But for now, in the aftermath, I'm rejoicing and reveling in the exquisite, delicate and very restful calm that only comes after the storm.

I'm having coffee with my friends at Holley Gerth's place at Coffee for your Heart. Join me there to read posts from my blogger friends!

Wednesday, October 5, 2016

What's On Your Canvas?

My sister gave me a French market bag for my birthday. 

It’s a darling little net shopping bag, perfect for filling with a French baguette, some flowers and maybe a few rounds of cheese, if I lived in Paris. 

But I live in Florida and I could have used it today as I shopped for last-minute foodstuffs in case the hurricane headed to the east coast knocks out our power.

I roamed the aisles of SuperTarget and most of the bottled water shelves were already empty. 

I thought I’d pick up some granola bars or trail mix but I ended up with a jar of sun dried tomatoes, a package of cheese tortellini and a jar of basil pesto. 

I guess I can cook it up ahead of time and I really don’t mind eating cold pasta.

I also picked up an extra bag of pumpkin spice coffee too {just in case there’s a pumpkin shortage once the storm passes}. 

And I grabbed another box of cranberry scones to have with my coffee. 

Assuming there's power to turn on my coffeemaker, of course.

These items would have fit nicely in my little French shopping bag, which was from a new restaurant and market in our neighborhood called Canvas, where my sister took me for dinner on my birthday.

With a name like Canvas, I thought there might be large pieces of abstract art hanging on the walls or maybe an unfinished canvas as a painting in progress, but I didn't see any obvious pieces of art. 

Instead the dining room was framed in floor to ceiling windows that offered spectacular views of the lake.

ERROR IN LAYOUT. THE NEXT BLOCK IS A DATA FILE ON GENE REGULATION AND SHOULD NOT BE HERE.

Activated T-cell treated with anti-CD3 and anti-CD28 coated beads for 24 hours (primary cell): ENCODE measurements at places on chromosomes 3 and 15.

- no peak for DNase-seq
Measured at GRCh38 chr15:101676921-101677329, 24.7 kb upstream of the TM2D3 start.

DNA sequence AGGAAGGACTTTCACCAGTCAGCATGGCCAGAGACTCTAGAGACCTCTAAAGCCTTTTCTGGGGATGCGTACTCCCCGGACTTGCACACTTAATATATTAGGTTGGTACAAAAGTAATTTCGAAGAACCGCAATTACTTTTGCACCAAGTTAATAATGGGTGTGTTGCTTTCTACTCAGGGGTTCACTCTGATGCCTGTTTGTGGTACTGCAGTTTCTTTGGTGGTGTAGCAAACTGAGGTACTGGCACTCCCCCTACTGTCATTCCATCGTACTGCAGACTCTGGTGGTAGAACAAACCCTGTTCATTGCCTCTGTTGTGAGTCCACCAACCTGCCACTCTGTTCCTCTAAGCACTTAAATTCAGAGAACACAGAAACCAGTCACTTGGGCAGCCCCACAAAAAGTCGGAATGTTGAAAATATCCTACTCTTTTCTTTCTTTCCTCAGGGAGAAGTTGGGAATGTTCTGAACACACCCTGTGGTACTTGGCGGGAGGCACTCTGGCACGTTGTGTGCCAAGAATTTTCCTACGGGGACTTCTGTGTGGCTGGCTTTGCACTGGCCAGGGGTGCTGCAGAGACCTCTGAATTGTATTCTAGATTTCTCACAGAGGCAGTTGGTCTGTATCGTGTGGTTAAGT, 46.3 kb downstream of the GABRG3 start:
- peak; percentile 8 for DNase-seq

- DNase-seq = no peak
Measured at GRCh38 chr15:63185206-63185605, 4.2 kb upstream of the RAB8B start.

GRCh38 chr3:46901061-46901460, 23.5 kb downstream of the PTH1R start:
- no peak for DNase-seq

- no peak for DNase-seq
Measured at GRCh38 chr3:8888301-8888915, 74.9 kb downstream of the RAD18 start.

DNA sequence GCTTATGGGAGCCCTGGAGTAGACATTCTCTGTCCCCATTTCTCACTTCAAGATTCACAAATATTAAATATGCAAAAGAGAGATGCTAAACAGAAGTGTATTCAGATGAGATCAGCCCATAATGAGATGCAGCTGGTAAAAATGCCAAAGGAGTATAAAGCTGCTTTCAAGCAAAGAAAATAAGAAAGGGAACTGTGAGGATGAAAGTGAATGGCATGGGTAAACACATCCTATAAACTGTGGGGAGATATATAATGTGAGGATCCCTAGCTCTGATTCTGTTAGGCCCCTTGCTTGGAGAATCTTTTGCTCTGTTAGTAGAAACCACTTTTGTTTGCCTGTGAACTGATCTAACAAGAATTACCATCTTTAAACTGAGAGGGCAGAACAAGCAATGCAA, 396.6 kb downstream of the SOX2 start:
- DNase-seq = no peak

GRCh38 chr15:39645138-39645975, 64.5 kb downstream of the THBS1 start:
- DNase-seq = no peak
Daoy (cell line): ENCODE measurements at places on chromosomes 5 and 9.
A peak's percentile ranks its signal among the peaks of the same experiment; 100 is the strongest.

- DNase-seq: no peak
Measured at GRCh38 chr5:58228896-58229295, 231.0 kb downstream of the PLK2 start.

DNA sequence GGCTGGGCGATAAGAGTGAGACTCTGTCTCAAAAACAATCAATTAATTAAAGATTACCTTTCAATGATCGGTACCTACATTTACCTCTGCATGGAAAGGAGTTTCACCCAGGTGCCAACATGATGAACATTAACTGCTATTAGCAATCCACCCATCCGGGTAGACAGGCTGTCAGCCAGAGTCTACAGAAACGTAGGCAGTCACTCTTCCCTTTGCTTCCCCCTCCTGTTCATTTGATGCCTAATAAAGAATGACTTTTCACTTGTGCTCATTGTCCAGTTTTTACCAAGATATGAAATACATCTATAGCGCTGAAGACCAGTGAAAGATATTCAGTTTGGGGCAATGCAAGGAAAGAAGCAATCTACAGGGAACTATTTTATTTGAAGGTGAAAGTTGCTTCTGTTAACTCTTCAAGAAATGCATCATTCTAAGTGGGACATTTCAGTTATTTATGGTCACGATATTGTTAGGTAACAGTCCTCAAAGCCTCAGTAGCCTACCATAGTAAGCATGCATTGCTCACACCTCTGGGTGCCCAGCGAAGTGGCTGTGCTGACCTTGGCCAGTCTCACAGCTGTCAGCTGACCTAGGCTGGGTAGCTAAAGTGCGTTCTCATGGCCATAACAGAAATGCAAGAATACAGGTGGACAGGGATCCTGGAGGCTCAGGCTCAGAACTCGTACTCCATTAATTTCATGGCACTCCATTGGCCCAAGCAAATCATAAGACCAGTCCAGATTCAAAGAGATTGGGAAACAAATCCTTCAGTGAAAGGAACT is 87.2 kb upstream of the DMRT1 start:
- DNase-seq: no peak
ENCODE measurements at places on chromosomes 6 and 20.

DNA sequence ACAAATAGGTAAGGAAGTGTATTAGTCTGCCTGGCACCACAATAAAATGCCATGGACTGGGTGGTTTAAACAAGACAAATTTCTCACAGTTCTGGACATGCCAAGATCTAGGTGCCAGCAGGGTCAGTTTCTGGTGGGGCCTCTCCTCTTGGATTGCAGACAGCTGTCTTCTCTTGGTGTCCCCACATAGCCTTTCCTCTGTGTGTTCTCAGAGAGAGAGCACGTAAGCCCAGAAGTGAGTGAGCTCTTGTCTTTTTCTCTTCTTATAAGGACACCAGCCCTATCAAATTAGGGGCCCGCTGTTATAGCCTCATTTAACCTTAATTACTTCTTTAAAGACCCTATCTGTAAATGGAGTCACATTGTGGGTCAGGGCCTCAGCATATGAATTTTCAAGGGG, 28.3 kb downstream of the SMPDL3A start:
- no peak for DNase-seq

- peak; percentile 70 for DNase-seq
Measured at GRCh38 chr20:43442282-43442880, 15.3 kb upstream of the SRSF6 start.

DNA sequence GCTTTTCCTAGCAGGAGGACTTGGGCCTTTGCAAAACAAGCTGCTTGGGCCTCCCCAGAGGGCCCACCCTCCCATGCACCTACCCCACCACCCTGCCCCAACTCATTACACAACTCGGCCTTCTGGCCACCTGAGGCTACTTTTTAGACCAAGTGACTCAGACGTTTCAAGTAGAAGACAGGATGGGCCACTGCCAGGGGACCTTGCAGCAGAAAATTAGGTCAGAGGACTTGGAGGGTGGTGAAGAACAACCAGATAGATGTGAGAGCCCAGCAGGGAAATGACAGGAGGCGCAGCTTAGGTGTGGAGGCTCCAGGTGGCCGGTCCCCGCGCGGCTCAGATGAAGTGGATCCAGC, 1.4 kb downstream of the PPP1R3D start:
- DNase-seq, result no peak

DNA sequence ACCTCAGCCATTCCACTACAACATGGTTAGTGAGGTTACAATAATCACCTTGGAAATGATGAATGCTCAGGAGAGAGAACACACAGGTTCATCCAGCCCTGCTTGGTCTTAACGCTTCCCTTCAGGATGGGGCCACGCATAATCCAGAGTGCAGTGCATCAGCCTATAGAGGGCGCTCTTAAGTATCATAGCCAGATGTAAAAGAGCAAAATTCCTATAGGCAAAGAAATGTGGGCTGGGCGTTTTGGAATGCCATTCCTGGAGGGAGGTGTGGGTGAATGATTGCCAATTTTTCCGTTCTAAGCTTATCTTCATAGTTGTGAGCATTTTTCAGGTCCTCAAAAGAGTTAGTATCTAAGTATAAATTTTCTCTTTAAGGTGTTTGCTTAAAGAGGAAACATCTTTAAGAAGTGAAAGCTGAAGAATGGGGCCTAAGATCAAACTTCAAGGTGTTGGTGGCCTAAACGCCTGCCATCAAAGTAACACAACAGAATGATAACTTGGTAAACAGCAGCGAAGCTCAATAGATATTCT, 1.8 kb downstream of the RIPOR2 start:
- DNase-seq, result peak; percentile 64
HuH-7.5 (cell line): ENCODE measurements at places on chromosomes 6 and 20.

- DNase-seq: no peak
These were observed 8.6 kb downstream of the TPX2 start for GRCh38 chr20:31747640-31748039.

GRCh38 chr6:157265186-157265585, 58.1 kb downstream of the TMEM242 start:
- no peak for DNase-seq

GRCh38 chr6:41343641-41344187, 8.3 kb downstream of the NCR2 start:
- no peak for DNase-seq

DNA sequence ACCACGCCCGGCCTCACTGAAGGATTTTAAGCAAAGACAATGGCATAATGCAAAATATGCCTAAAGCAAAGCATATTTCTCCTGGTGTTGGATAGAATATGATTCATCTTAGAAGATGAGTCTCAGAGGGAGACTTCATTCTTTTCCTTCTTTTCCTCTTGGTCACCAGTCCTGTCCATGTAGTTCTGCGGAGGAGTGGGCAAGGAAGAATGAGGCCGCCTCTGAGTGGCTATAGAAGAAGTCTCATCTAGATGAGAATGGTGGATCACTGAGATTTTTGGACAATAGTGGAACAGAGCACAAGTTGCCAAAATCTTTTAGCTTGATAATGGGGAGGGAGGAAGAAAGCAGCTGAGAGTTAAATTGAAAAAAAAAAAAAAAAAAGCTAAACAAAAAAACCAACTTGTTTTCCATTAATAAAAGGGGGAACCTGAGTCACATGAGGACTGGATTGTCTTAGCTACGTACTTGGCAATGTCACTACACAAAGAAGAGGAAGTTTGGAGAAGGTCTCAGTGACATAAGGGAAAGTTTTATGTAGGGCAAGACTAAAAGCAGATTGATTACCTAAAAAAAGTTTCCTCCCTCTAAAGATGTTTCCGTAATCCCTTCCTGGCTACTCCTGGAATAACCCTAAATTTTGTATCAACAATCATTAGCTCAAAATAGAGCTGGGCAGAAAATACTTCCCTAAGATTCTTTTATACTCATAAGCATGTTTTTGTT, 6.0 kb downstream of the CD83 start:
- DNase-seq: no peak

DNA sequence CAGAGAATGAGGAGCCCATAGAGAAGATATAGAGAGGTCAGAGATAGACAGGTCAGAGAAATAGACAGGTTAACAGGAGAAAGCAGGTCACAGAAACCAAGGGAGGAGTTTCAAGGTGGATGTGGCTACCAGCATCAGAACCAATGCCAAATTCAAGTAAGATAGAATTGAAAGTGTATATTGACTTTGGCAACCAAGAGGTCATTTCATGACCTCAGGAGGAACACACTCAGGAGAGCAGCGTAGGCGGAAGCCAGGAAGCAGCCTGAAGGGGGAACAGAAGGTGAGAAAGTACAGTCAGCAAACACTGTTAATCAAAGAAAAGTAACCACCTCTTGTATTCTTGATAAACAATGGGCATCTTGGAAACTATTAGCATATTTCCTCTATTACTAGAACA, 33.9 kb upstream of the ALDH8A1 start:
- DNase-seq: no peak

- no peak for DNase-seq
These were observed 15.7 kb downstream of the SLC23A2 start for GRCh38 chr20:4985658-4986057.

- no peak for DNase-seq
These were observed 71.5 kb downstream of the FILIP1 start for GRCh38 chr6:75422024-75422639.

The market was stocked with boutique gifts and vintage items like chandeliers, pillows and chairs. There was even a sandwich counter and a coffee bar.

It seemed it was all part of a larger work of art of community -- a familiarity, a friendly vibe, a place for celebration.

I feel like a work in progress too, but it's hard to see sometimes that I'm part of a bigger story of how God works in all of us. Yet I know what stretches me is what is at work in me.

I start my day with a mug of coffee and my Bible open on the kitchen counter. I pray for those God-breathed words to saturate me and produce a kindness I don't always feel to cloak my words and a grateful perspective to color my conduct. 

Yet I’ve hardly left the parking garage on the walk to my office when someone {anyone really and no one in particular} brushes by the circle of my imaginary boundaries and I feel irritated. Then a task or project or conflict sinks me lower down the stairs of disgruntlement and I wonder where in the world did my best intentions go?

I wonder why progress with what I so desire to change seems impossible. Why is the new path so difficult for me to forge on top of the same old worn down tracks? Why can’t a lifelong demeanor be transformed?